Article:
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COVID-19 Vaccine Rollout in the Philippines: A Cautionary Tale

Dr. Kenneth Hartigan-Go, MD, MD (UK)

Long before COVID-19 and the global pandemic, vaccine hesitancy was already an issue in many countries. In fact, the World Health Organization listed in both 2019 that vaccine hesitancy, along with Pandemics, are part of the top ten Global Health Threats. The trust in vaccines in a country may be a function of the public’s trust in its government and public health authorities. The political misuse of a negative event to strengthen political profiles is one factor that contributes to erosion of trust in the vaccine and in vaccination.

In the Philippines, recent increases in vaccine hesitancy have been further exacerbated by public missteps in political governance, health marketing and messaging management which have served to erode the citizenry’s tenuous trust.

The complexity of vaccine hesitancy in the Philippines has unfolded in the media like an ongoing telenovela (serial TV drama/soap opera) with 5 episodes thus far:

  • “Justified” Smuggling

  • Industry-led vaccine purchase

  • Indemnity and immunity

  • The Sinovac Story

  • Uproar among the ranks

“Justified” Smuggling

In November 2020, the national government let slip that an undisclosed number of senior government officials and military personnel had already been inoculated as early as September with a COVID vaccine from Chinese company Sinopharm. Aware of the government’s own prioritization of health workers/frontliners and senior citizens as the first intended recipients of vaccines, netizens and citizens alike questioned why the government had secretly jumped its own queue by vaccinating some chosen members of its own ranks, including some from the Presidential Security Group (PSG).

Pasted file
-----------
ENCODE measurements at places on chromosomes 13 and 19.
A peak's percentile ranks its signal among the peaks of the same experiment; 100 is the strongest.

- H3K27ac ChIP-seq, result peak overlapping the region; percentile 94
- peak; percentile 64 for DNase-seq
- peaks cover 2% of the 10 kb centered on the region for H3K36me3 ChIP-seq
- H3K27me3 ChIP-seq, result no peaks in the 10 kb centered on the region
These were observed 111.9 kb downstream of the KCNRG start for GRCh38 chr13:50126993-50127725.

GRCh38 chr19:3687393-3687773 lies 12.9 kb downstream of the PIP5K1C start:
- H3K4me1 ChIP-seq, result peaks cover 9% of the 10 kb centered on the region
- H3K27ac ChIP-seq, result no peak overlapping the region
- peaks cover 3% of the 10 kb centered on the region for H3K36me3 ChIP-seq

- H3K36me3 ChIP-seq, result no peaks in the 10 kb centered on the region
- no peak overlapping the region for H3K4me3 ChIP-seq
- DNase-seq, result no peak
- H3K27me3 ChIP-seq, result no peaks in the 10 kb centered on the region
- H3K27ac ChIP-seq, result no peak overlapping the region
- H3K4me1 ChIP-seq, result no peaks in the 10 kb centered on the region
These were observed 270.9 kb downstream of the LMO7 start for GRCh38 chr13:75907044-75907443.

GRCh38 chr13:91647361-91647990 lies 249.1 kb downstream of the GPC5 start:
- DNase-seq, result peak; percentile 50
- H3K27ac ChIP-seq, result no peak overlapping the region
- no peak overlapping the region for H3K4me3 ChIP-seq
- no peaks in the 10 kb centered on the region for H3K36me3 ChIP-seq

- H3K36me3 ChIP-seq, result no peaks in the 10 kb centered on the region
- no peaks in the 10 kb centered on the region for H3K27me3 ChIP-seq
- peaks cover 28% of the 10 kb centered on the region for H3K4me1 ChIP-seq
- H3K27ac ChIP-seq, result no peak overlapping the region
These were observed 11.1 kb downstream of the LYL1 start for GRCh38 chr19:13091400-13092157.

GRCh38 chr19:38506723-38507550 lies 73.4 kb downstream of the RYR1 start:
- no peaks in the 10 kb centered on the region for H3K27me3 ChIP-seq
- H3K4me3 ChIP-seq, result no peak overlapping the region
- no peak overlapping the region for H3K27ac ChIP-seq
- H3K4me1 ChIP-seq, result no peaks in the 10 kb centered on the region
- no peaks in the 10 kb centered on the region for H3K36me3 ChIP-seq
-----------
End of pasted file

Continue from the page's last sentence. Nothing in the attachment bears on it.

In addition, the question was raised as to how the vaccine came to be allowed into the country without passing through any regulatory authority. The Food and Drug Authority (FDA) promised to investigate how a vaccine with neither Emergency Use Authority (EUA) nor authorization for compassionate use came to be administered without its knowledge. The Congress also called on persons of interest to submit themselves for questioning. But all attempts at investigation were shut down; the President himself barred the PSG from cooperating. There is neither clarity nor closure to this issue at this time as it was summarily dismissed.

The national government admitted that what happened was tantamount to smuggling but deemed it justified. Certain officials said the people who had been inoculated should not be prosecuted for breaking the law but instead be lauded for willingly taking on the risk of the donated (read, without using public funds) unregistered vaccine in the line of duty. Given that the national government appeared to hold itself to a different standard than that for other Filipinos, and was unrepentant about flouting its own rules, public trust in its authority has understandably dropped, as evidenced from chatter on social media.

Industry-led Vaccine Purchase

Perhaps what further contributed to public alarm in the previous issue was the seeming inability of the government to procure COVID vaccines for its populace. In the last quarter of 2020, the private sector, possibly sensing that the government’s vaccine procurement plan was stalled, offered to enter into a tripartite agreement with the Philippine Department of Health (DOH) and the pharmaceutical manufacturers, whereby businesses would order vaccines for their respective employees, and donate an equivalent amount of vaccines to the DOH for its public vaccination program. Following this announcement, devolved local government units (LGUs) in cities and municipalities likewise began making their own private arrangements with the pharmaceutical manufacturers to procure vaccines for their respective constituents.